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Iron Maiden - The X Factor CD (album) cover


Iron Maiden


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3.23 | 339 ratings

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4 stars Iron Maiden's 'The X-Factor' is certainly a contentious album amongst Iron Maiden fans, and is generally seen among metal-heads as one of their worst records. Luckily, I've never been one to be swayed by the opinions of others, nor do I really consider myself a metal-head these-days. I'm a prog fan first and foremost. And let me tell you something - this album is absolutely prog-tastic! 'The X-Factor' might just be the best thing The Beast has ever put out, and it pains me to see it get such a slating from all corners. This is an album I've defended since I first heard it some fifteen years ago, and I'll continue to defend it to my grave! I've gotten a lot of stick over the years for defending this album, people think I'm joking when I tell them this is my favourite Maiden record. But I don't care what anyone else thinks!

All of the things that the traditional metal-head disliked about this album are the things that I think make it so special and interesting. 'The X-Factor' was such a departure for Maiden, not least of all because long-time vocalist Bruce Dickinson had left the band and the relatively unheard of Blaze Bayley stepped in to takes his place. And they were big shoes to fill. But Bruce's departure gave Maiden a new opportunity to completely re-discover themselves and re-invent their image. Bruce Dickinson leaving was the best thing that could ever of happened to Maiden, not least of all because this album wouldn't have existed without him going.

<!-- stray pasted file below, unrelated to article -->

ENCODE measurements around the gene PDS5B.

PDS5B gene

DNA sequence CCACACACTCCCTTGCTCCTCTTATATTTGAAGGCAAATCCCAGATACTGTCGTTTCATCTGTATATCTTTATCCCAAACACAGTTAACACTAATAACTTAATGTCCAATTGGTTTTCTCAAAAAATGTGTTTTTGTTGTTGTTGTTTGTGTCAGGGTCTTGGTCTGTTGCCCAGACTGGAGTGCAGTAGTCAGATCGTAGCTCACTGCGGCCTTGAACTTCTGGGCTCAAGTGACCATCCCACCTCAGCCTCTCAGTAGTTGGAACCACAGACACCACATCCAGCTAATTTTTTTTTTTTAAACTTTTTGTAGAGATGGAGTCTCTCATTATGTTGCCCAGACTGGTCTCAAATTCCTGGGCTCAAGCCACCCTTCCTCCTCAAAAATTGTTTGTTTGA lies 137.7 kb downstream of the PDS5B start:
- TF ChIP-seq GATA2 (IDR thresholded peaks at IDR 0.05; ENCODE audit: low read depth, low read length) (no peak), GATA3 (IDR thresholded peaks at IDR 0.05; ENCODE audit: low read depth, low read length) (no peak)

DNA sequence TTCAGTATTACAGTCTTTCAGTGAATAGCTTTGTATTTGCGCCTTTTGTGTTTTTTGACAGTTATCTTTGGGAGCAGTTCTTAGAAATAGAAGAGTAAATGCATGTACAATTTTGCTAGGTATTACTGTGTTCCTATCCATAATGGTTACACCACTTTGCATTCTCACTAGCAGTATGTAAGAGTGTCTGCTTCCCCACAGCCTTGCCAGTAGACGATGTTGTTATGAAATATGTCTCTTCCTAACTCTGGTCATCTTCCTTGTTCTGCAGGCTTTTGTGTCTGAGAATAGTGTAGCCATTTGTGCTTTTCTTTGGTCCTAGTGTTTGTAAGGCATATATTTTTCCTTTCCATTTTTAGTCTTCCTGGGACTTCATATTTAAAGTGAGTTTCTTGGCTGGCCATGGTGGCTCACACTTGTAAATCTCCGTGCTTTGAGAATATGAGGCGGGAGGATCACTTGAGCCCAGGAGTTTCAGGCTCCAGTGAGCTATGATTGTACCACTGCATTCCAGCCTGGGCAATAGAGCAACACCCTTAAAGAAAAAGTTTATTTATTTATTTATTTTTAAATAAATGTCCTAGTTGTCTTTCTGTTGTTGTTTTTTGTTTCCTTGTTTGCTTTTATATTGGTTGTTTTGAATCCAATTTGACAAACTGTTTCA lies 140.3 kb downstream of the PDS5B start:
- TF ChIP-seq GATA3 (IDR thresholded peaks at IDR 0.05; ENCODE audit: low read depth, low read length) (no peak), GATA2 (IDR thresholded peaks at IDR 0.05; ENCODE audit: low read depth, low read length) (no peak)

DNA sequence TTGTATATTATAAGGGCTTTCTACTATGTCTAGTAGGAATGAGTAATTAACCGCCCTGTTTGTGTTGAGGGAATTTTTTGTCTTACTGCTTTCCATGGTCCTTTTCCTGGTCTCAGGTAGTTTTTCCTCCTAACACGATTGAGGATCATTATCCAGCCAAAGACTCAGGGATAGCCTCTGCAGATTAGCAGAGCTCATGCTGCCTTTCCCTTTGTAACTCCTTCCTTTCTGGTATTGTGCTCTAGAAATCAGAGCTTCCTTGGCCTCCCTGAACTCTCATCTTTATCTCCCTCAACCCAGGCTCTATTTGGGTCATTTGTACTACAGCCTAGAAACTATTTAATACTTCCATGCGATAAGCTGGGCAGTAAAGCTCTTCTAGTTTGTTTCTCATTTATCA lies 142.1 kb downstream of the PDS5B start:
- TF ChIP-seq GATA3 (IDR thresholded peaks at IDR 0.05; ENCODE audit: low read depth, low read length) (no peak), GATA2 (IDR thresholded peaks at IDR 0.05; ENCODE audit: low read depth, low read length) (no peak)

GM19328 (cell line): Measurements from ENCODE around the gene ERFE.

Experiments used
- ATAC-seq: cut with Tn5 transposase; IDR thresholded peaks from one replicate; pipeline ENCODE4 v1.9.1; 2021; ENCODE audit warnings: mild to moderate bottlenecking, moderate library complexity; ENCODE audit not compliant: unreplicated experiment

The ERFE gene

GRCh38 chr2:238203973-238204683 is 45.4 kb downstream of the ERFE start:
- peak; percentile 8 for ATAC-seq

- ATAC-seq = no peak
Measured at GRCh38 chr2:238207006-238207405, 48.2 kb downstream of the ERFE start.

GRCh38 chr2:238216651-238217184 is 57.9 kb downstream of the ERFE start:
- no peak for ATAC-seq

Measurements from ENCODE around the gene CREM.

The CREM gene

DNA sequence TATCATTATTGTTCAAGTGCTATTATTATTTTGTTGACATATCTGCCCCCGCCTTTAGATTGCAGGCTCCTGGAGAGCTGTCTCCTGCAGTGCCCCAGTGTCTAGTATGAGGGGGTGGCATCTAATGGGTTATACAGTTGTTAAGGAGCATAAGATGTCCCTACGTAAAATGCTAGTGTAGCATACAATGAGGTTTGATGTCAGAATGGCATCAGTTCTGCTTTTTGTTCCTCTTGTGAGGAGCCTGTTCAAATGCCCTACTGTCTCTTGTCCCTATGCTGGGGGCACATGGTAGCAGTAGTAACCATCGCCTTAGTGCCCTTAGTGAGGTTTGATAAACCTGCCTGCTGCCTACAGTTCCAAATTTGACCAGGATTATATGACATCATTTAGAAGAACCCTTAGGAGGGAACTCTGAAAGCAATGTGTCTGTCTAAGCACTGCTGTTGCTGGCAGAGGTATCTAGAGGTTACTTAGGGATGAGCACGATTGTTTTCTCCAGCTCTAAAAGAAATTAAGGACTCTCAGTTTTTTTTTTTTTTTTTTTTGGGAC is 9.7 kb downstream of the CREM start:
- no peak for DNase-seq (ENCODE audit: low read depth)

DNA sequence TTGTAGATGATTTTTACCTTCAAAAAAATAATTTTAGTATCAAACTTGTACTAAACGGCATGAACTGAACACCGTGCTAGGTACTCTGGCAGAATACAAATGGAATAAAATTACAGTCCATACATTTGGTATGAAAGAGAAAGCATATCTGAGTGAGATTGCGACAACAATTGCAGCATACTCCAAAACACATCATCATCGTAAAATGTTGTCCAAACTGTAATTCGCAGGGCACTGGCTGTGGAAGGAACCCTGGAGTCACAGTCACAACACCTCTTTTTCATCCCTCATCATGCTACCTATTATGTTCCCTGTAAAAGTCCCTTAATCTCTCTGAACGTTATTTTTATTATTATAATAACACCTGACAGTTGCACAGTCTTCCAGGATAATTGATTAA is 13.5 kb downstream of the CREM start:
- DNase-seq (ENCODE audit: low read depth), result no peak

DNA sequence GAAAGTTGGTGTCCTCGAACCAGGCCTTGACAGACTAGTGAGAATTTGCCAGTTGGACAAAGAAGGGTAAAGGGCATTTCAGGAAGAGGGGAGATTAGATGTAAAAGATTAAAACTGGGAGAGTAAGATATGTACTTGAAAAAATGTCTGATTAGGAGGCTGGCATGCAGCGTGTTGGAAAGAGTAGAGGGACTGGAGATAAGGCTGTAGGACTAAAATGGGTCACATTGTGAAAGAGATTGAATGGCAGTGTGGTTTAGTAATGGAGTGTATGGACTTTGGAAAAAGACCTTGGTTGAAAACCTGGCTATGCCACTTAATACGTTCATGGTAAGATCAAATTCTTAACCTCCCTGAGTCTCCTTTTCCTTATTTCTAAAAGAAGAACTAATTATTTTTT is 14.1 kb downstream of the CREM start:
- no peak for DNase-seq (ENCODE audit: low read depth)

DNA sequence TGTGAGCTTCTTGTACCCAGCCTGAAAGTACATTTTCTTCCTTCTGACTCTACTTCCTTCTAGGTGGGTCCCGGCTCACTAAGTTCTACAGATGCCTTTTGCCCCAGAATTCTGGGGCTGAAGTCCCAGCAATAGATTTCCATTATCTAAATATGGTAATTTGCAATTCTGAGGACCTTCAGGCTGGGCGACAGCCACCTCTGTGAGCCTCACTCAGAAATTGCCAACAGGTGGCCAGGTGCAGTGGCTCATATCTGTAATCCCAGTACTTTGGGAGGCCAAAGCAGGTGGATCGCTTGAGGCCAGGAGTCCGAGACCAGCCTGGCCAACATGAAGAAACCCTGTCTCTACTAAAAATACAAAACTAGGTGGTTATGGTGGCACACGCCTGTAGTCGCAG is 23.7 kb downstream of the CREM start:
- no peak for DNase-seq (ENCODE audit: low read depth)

Steve Harris was going through a divorce at the time of writing this, and the music on offer shows a much darker and moodier side of Maiden that we hadn't seen before. It also shows a real human side to Maiden, you can feel in the song writing, of which Steve Harris is the principle composer, the man's pain and anger at the time. The album cover for 'The X-Factor' is dark and gritty, and boy does it match the music contained within!

The short and punchy (and oh-so boring) mediocre metal songs of the previous two Maiden albums are mostly long gone, and make way on this album for longer, creative, more inspired, and most importantly, progressive pieces of music. From the opening opus, 'Sign Of The Cross', you know you are in for something glorious. The opening track is ten minutes of pure unadulterated prog-metal. Dynamic time changes, progressive and long instrumental passages, epic lyrics - its all here in the first track. But perhaps one of the most progressive songs comes with the album closer, 'The Unbeliever', which, along with the opening track, is the stand-out performance in this highly underrated album.

Of course it wouldn't be a Maiden album without a few shorter, punchier songs, but even those are tempered with progressive styling. Now, to try and be fair in reviewing this album there are some moments where it does feel a little bit drawn out. There is a little bit of flab around the edges, particularly in songs such as 'Judgement Of Heaven' and '2 A.M.'. With a running time of over 70 minutes Maiden could certainly have trimmed back a bit here and there which might have helped the ratings. Something I haven't touched on yet are the vocals of Blaze Bayley. This is where a lot of the criticism comes from, that Blaze doesn't sound like Bruce and just isn't as good. For the record I love Blaze Bayley's vocals - they fit the darker more sinister Maiden perfectly. I'm going out on a limb here to say this is the best record Maiden ever put out, with 'Seventh Son' a close second. I wouldn't change anything about this album - a very respectable 4-stars!

AndyJ | 4/5 |


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